A peace delegation reports on the dire situation of political prisoners in Turkey

Every year since the kidnapping and imprisonment of Kurdish leader Abdullah Öcalan 23 years ago, an international peace delegation has collected evidence about the treatment of political prisoners in Turkey.

This year’s Imrali delegation – as it is popularly known – reported that the cruel solitary confinement regime imposed on Öcalan in Imrali Island prison is now being introduced throughout the prison system in Turkey.

“F-type isolation prisons are being built, and within the current prison walls, the isolation of political prisoners is becoming common practice as well as the imposition of harsh disciplinary sanctions,” the delegation said in a statement. press release dated February 16.

“Under these conditions, political prisoners are mistreated and tortured, the elderly and people with serious illnesses are deprived of medical care.

The delegation also reported that:

• Rape and sexual abuse by village guards and military or prison personnel are commonplace in a system that guarantees impunity for perpetrators.

• Freedom of expression is non-existent in Turkey and thousands of people are constantly persecuted, arrested, held in preventive detention for long periods of time and then sentenced to heavy prison terms based on political whims. Those who disagree that they regret their “mistakes” or show “good manners” face increased penalties.

Laura Quagliuolo, member of the delegation, Italian editor, writer and veteran women’s rights activist, said left green that in general “there are like 30 political prisoners in a cell which was built to hold 14”.

“There are a lot of suicides, and when that happens, the guards tell the other prisoners that they will be next,” Quagliuolo said.

“When and if a prisoner gets a visit it’s not private, always a guard is there to listen to what he says.”

This year’s Imrali delegation was the largest yet and its other members were: Andrea Kocsondi, from the executive of the General Federation of British Trade Unions (GFTU); Barbara Spinelli, co-president of the European Association of Lawyers for Democracy and Human Rights in the world; Christine Blower, former general secretary of the National Union of Teachers in Great Britain; Clare Baker, international leader of the UK union Unite; Claire Jones, General Secretary of the British Society of Union Employees (SUE); Dimitri Roussopoulos, editor, publisher, ecologist and community animator; Doug Nicholls, leader of the British General Federation of Trade Unions; Federico Venturini, associate researcher at the Italian University of Udine; Kariane Westrheim, professor of educational sciences at the Norwegian University of Bergen; Laura Quagliuolo, Italian editor and writer; Mahmoud Patel, South African academic, jurist and human rights activist; British lawyer Margaret Owen OBE; Melanie Gingell, British lawyer and lecturer in international human rights law; Radha D’Souza, professor of law at the British University of Westminster; Şerife Ceren Uysal, co-secretary general of the European Association of Lawyers for Democracy and Human Rights in the world; Shavanah Taj, General Secretary of the Welsh Trades Union Congress; Thomas Jeffrey Miley, sociologist at the University of Cambridge; and Ögmundur Jónasson, former Icelandic Minister of Justice.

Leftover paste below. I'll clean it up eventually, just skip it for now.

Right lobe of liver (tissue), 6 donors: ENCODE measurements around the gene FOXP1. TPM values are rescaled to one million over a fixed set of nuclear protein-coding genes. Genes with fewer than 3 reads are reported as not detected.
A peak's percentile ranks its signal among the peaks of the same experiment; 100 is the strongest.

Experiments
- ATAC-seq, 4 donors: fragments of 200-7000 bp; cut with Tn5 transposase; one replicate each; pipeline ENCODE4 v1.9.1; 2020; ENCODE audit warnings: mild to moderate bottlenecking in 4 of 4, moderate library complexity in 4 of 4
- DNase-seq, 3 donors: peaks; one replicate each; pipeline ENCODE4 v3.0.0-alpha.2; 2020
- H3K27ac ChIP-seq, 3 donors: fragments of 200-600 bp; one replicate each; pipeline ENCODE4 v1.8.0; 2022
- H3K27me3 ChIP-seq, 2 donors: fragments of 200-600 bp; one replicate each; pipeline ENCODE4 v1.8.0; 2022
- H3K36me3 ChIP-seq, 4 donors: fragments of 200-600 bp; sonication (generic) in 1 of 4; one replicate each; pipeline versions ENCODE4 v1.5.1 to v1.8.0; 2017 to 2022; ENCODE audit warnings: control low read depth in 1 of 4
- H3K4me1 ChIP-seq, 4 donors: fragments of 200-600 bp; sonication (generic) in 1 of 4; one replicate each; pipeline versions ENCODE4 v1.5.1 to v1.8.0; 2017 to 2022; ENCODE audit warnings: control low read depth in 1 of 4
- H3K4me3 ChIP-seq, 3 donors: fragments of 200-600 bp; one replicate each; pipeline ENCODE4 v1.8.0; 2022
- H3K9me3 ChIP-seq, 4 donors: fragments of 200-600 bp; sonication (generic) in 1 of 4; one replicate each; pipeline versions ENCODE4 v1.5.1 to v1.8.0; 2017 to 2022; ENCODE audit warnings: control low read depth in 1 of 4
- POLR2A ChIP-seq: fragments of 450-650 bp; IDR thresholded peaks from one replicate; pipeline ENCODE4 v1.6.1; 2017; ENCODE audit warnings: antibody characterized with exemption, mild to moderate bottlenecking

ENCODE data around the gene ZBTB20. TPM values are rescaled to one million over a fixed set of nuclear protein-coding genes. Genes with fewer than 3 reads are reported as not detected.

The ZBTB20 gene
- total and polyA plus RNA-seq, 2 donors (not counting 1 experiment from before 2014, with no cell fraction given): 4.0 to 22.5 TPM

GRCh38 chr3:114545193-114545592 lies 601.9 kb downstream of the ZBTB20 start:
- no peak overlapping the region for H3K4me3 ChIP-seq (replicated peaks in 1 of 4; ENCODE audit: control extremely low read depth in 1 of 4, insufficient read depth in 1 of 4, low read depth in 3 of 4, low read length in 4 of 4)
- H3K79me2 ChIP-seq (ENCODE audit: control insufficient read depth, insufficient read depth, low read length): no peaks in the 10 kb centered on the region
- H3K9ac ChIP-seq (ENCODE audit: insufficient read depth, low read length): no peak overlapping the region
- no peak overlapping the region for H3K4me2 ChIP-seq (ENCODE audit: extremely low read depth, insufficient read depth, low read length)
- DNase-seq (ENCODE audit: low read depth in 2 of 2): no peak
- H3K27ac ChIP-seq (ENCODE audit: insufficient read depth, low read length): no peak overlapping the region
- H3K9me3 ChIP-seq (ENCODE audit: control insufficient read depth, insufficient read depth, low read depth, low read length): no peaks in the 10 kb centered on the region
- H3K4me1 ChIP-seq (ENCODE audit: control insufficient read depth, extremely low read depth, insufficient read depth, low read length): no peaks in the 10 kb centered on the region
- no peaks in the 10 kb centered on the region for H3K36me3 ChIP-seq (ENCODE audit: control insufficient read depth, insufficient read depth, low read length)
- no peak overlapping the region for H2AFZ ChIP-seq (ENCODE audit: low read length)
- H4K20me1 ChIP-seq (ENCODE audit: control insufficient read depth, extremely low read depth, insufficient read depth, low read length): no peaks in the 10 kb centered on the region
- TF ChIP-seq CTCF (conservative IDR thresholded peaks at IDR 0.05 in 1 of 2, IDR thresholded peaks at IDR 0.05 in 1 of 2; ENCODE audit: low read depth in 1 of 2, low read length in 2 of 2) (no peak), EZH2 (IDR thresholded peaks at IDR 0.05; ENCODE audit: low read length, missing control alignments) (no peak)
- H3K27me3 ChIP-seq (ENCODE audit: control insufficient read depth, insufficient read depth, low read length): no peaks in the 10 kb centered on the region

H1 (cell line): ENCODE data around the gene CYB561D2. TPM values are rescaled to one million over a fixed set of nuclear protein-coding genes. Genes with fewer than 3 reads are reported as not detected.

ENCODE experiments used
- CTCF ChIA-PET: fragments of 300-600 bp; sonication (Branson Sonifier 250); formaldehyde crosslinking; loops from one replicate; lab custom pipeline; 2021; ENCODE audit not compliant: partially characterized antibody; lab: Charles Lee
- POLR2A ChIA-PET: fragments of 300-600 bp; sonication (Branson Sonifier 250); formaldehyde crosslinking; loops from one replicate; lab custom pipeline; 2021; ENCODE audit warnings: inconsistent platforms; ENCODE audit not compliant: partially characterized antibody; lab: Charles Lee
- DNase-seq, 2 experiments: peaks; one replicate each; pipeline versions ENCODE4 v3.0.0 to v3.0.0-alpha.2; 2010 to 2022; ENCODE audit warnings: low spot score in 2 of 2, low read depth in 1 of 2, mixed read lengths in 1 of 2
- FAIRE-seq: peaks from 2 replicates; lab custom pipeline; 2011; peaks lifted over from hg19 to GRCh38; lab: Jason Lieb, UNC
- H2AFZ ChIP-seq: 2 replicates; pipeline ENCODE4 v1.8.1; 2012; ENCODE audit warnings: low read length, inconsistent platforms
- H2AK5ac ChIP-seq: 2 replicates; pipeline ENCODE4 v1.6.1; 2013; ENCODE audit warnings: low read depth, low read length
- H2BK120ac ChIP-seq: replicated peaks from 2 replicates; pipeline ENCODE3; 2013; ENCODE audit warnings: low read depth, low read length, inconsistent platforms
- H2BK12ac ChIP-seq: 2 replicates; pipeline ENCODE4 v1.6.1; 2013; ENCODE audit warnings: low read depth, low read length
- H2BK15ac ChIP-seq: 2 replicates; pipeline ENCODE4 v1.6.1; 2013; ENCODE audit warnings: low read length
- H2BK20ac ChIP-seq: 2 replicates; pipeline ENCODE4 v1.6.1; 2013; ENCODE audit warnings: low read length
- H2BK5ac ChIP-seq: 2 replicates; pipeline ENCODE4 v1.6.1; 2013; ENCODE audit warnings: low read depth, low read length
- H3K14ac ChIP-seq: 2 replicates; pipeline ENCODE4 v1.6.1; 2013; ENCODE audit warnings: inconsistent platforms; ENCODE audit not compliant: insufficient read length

Due to the COVID-19 pandemic, this year’s delegation carried out its investigation through online interviews with political representatives, human rights and women’s rights organizations, associations of prisoners and their families, and lawyers representing Öcalan, with whom contact was denied in violation of international law.

The delegation wrote to Turkey’s Justice Minister Bekir Bozdag requesting a virtual meeting with Öcalan, but received no acknowledgment of that request, let alone a response.

Öcalan’s lawyers confirmed that there had been no communication with him since March 25 last year.

Turkish authorities have tightened Öcalan’s isolation since the Council of Europe’s Commission Against Torture (CPT) declared in August 2020 that “solitary confinement” as practiced on the island of ‘Imrali was “not acceptable” and that measures to improve this situation should be taken “without further delay”. delay”.

The Turkish government reacted by banning further visits, whether with family or lawyers, and banning all telephone contact with the Kurdish leader.

The delegation called on the CPT to follow up on its statements that Turkey respects international law and to demand direct meetings with Öcalan and his lawyers. A CPT delegation visited Turkey last year, but did not visit Imrali or even provide information on Öcalan’s state of health.

The delegation is deeply concerned by the Turkish authorities’ failure to comply with the recommendations of international human rights bodies, and even more so by the silence of international bodies.

The delegation appealed to all institutions in the world responsible for international conventions on human rights and the rule of law to demand that Öcalan’s isolation be ended without delay.

“After all these years, despite the torture he endures, Öcalan’s message remains one of conciliation, as he continually insists on peace and democracy,” the delegation’s statement read.

“His presence at a negotiating table is essential for peace in the region.”

Sharon P. Juarez